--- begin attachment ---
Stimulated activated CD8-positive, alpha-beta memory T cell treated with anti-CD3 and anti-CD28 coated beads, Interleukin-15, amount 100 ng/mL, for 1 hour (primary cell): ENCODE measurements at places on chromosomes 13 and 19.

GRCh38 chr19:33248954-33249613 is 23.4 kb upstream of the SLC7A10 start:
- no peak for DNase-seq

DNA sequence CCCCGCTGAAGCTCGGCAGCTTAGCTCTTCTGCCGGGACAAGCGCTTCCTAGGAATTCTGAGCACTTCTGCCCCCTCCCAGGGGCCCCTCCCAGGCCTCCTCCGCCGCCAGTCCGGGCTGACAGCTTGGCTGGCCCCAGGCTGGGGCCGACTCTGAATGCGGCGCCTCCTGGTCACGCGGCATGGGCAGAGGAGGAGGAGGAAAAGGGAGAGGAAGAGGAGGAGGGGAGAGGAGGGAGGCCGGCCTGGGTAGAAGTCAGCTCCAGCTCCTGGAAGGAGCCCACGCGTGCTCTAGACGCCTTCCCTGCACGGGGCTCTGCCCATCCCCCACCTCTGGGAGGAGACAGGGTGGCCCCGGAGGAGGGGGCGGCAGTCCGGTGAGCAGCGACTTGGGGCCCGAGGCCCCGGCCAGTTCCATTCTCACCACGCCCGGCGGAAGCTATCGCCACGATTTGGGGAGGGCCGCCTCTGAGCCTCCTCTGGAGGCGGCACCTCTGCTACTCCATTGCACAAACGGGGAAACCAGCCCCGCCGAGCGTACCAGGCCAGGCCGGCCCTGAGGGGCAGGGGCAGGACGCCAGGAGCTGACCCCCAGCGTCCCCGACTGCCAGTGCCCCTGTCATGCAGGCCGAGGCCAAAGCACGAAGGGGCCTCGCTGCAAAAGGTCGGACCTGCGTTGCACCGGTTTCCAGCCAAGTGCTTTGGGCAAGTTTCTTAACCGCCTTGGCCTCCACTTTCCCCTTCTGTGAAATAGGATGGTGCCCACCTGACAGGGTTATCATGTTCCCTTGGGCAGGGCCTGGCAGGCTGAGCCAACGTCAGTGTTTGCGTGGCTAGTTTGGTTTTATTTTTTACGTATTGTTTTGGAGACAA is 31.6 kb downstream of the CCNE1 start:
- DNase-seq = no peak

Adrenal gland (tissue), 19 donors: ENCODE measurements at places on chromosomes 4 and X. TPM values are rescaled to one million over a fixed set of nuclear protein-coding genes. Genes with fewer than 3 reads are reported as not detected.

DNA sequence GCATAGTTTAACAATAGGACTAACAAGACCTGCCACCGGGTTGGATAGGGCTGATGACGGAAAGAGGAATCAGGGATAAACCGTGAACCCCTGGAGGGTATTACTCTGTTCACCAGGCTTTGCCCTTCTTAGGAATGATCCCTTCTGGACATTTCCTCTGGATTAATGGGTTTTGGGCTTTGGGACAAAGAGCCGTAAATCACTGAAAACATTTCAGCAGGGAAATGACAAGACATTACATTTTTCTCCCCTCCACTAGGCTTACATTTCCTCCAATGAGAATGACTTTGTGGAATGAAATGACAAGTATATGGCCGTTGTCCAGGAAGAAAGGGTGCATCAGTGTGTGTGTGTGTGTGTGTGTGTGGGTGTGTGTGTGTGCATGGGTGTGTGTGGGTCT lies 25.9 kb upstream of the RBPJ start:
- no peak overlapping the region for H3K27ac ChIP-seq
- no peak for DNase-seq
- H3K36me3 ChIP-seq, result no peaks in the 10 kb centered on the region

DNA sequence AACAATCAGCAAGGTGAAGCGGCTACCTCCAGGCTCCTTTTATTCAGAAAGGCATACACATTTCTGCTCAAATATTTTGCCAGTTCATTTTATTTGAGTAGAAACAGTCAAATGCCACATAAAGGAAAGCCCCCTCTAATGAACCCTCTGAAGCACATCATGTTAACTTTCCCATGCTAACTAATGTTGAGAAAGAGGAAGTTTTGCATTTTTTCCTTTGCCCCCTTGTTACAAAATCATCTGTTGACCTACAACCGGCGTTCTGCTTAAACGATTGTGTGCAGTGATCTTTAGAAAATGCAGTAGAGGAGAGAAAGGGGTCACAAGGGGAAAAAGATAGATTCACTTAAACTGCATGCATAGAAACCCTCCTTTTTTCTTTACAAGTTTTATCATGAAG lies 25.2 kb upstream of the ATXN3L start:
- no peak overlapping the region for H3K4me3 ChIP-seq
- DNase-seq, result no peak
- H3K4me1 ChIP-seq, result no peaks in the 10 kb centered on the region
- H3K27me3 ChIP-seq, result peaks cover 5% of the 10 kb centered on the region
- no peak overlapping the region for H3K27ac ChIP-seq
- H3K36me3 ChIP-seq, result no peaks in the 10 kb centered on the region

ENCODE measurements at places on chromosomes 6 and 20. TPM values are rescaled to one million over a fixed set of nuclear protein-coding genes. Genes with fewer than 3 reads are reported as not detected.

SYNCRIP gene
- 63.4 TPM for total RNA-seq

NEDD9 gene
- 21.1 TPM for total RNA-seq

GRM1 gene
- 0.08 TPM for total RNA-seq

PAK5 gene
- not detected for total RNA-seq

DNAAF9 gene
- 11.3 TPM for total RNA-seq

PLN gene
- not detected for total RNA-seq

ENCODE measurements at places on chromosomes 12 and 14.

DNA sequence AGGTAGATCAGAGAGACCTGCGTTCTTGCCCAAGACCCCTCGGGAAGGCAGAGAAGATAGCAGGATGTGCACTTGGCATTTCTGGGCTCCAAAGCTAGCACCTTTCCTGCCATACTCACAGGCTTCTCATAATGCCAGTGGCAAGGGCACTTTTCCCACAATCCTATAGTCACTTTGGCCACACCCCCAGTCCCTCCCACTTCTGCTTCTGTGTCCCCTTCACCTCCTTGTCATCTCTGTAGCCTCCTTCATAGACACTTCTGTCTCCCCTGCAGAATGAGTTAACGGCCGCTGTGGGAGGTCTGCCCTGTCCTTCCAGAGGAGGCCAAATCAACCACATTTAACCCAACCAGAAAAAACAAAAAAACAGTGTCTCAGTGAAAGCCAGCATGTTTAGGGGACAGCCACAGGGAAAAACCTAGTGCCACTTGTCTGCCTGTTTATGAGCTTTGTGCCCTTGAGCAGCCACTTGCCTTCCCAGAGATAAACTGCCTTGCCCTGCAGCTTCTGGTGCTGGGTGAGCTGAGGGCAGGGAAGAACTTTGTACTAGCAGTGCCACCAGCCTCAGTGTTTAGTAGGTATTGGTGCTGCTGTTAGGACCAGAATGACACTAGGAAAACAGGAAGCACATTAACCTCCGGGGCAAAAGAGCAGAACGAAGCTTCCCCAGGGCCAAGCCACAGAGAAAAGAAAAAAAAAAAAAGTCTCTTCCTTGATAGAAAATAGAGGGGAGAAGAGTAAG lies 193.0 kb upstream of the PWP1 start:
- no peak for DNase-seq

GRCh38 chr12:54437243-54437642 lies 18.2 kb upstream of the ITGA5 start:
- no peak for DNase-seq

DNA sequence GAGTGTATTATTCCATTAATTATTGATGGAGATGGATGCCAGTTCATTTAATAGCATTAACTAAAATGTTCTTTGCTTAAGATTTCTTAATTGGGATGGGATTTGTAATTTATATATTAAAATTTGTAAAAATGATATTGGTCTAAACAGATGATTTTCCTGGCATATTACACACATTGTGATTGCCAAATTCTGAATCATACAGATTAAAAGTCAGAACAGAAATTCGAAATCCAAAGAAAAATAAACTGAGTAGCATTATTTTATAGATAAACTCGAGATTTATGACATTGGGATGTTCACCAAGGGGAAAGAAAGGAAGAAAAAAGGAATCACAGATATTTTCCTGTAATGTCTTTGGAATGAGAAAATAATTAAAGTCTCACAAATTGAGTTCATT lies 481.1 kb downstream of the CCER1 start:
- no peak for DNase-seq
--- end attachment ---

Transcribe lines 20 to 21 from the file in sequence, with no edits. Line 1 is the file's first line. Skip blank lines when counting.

- 63.4 TPM for total RNA-seq

NEDD9 gene